Put Down the Boxed Pilaf

The from-scratch stuff is easy, healthier, and a whole lot tastier.
Put Down the Boxed Pilaf
This pilaf recipe uses farro, a chewy, nutty ancient grain, tossed with bright and herbaceous seasonings. (Lynda Balslev for Tastefood)
10/30/2023
Updated:
10/30/2023
0:00

If you’ve ever prepared rice pilaf, chances are you’ve made it from a boxed mix—the slim package filled with dried rice and a sachet of spices (with likely a sprinkling of other, less-natural ingredients). In fact, a pilaf is easy to make from scratch with whole and healthy ingredients, and, more importantly, it will taste better. The method is simple and makes for an easy side or vegetarian dish.

The principle behind a pilaf is to sauté grains and then steam them in a flavorful broth, embellished with aromatics such as garlic, onion, and dried spices. In this recipe, hearty farro is the grain. Farro is an ancient wheat grain (which means that it’s not gluten-free) with a chewy texture and a nutty, earthy flavor. It’s protein- and nutrient-rich, packed with fiber, iron, and magnesium. If you prefer another grain, bulgur or rice are good substitutes. (Note that the cooking times will vary.)

Farro is protein- and nutrient-rich, packed with fiber, iron, and magnesium. (Anna Fedorova_it/Shutterstock)
Farro is protein- and nutrient-rich, packed with fiber, iron, and magnesium. (Anna Fedorova_it/Shutterstock)

You'll find various forms of farro available in the shops. Whole farro is the healthiest and the heartiest, but it requires a long cooking time, preferably preceded by an overnight soak in water. Semi-pearled farro has some of its fiber-rich bran removed while retaining enough to give it character and a good dose of nutrients. Pearled farro has all of the bran removed, so while it will cook quickly, it’s the least flavorful and nutritious. Unless otherwise specified, semi-pearled farro is generally a happy medium for ease of cooking and flavor.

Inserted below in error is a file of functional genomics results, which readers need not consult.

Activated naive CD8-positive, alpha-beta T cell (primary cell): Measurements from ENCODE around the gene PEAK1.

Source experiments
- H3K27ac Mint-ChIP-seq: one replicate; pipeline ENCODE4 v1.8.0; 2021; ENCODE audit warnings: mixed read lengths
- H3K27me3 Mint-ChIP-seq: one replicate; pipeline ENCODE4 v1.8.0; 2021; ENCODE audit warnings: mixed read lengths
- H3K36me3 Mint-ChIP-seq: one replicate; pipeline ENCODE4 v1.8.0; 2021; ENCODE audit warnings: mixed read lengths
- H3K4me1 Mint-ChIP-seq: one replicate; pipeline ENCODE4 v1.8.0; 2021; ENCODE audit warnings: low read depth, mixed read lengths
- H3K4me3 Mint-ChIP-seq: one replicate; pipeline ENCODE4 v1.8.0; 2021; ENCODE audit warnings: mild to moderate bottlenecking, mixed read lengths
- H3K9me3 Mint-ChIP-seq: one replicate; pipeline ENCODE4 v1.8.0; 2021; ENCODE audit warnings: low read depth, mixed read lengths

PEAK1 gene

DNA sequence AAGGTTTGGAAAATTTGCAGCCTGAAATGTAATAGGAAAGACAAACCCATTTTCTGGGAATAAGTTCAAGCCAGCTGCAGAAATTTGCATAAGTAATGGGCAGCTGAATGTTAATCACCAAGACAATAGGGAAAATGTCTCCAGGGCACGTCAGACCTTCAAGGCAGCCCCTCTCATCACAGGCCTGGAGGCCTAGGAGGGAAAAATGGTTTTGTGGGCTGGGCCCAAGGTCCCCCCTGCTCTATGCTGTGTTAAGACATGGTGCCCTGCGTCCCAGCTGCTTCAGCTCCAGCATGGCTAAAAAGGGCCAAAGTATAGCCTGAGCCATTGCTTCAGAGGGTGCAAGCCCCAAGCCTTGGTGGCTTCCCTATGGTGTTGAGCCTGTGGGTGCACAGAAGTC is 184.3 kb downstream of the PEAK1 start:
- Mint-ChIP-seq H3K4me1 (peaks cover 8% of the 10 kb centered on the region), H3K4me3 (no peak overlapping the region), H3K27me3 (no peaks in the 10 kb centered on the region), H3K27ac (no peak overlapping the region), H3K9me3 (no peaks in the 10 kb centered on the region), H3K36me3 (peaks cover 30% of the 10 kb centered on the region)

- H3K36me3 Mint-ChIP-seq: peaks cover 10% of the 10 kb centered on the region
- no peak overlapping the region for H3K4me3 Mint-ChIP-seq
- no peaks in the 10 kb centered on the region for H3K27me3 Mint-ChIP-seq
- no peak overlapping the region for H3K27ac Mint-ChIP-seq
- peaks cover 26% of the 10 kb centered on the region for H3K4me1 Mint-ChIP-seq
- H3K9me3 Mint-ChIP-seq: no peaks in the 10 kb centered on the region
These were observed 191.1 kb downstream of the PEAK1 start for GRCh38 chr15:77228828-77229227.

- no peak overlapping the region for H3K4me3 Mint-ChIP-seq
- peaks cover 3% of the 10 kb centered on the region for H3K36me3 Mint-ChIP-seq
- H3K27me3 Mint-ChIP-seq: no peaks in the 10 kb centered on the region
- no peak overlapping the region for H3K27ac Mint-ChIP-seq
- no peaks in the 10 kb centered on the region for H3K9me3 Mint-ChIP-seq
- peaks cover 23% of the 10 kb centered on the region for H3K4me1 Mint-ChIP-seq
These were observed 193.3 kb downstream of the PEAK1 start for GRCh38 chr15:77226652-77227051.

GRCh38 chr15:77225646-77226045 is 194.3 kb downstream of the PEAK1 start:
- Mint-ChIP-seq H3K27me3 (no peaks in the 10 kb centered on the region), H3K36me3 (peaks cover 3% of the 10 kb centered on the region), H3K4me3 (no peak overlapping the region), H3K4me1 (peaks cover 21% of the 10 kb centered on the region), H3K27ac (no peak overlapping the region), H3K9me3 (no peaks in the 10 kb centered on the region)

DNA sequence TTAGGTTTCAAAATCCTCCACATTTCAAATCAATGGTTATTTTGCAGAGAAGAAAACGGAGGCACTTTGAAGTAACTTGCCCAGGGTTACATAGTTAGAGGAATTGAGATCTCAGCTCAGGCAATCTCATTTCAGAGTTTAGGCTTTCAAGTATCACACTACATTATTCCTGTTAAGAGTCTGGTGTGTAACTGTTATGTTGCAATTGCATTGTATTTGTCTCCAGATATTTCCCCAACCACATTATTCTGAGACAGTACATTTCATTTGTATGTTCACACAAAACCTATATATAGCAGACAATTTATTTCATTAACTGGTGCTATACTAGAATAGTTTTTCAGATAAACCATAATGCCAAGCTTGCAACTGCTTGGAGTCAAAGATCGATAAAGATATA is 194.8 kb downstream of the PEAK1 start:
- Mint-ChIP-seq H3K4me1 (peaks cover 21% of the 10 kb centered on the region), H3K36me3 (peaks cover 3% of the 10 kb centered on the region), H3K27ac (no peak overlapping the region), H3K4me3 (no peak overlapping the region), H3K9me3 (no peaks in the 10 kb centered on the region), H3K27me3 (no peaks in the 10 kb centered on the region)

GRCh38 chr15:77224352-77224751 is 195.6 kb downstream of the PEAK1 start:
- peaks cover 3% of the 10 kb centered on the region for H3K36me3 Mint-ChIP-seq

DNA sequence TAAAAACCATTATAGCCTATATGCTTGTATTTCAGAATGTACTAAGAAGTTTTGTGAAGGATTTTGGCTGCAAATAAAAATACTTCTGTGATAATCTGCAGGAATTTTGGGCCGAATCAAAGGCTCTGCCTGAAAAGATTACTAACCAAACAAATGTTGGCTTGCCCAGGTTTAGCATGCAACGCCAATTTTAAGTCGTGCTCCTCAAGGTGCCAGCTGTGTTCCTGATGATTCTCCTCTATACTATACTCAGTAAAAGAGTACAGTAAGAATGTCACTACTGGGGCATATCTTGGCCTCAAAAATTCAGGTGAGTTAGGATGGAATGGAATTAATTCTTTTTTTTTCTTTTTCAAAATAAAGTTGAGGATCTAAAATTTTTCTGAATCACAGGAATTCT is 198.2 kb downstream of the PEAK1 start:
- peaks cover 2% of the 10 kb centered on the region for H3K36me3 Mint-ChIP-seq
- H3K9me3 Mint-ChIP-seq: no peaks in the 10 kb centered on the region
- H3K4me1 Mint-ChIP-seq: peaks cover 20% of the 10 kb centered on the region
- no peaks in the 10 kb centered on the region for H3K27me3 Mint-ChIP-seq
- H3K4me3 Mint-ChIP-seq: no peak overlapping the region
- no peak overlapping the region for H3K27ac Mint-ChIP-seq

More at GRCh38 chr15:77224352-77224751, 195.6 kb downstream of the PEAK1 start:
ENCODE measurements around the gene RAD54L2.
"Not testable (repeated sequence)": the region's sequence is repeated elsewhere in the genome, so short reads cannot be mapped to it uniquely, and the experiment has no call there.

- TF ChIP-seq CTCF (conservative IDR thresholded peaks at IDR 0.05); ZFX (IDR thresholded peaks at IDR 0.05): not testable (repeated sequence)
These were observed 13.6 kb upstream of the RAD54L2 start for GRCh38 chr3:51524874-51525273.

Once cooked, the farro is tossed with toasted almonds, lemon, mint, and parsley, resulting in a bright, nutty, herbaceous side dish. Depending on how salty your stock is, adjust the amount of salt to taste.

This pilaf recipe uses farro, a chewy, nutty ancient grain, tossed with bright and herbaceous seasonings. (Lynda Balslev for Tastefood)
This pilaf recipe uses farro, a chewy, nutty ancient grain, tossed with bright and herbaceous seasonings. (Lynda Balslev for Tastefood)

Farro Pilaf

Active time: 35 to 40 minutes Total time: 35 to 40 minutes
Serves 4 to 6
  • 2 tablespoons extra-virgin olive oil, divided
  • 1 shallot, finely chopped, about 1/4 cup
  • 1 garlic clove, minced
  • 1 1/2 cups semi-pearled farro, rinsed
  • 2 1/4 cups chicken stock or water
  • 1 teaspoon salt, or to taste
  • 1 teaspoon ground cumin
  • 1/2 teaspoon ground coriander
  • 1/2 teaspoon freshly ground black pepper
  • 1/2 cup coarsely chopped toasted almonds (or pine nuts)
  • 1 teaspoon finely grated lemon zest
  • 1/2 cup Italian parsley leaves, chopped
  • 1/4 cup fresh mint leaves, chopped
Heat 1 tablespoon of oil in a large saucepan over medium-high heat. Add the shallot and sauté until soft, about 2 minutes. Add the garlic and sauté until fragrant, about 15 seconds. Add the farro and stir to toast the grains, about 30 seconds more.

Carefully add the stock (it will bubble vigorously), then add the salt, cumin, coriander, and pepper. Bring to a boil, then reduce heat to low. Cover the pan and simmer until the farro is tender and the liquid is absorbed, about 30 minutes. Remove from heat and fluff with a fork.

Transfer the farro to a bowl. Add 1 tablespoon of olive oil, the almonds, lemon zest, parsley, and mint. Gently stir to combine. Serve warm or at room temperature.

Lynda Balslev is a cookbook author, food and travel writer, and recipe developer based in the San Francisco Bay Area, where she lives with her Danish husband, two children, a cat, and a dog. Balslev studied cooking at Le Cordon Bleu Ecole de Cuisine in Paris and worked as a personal chef, culinary instructor, and food writer in Switzerland and Denmark. Copyright 2021 Lynda Balslev. Distributed by Andrews McMeel Syndication.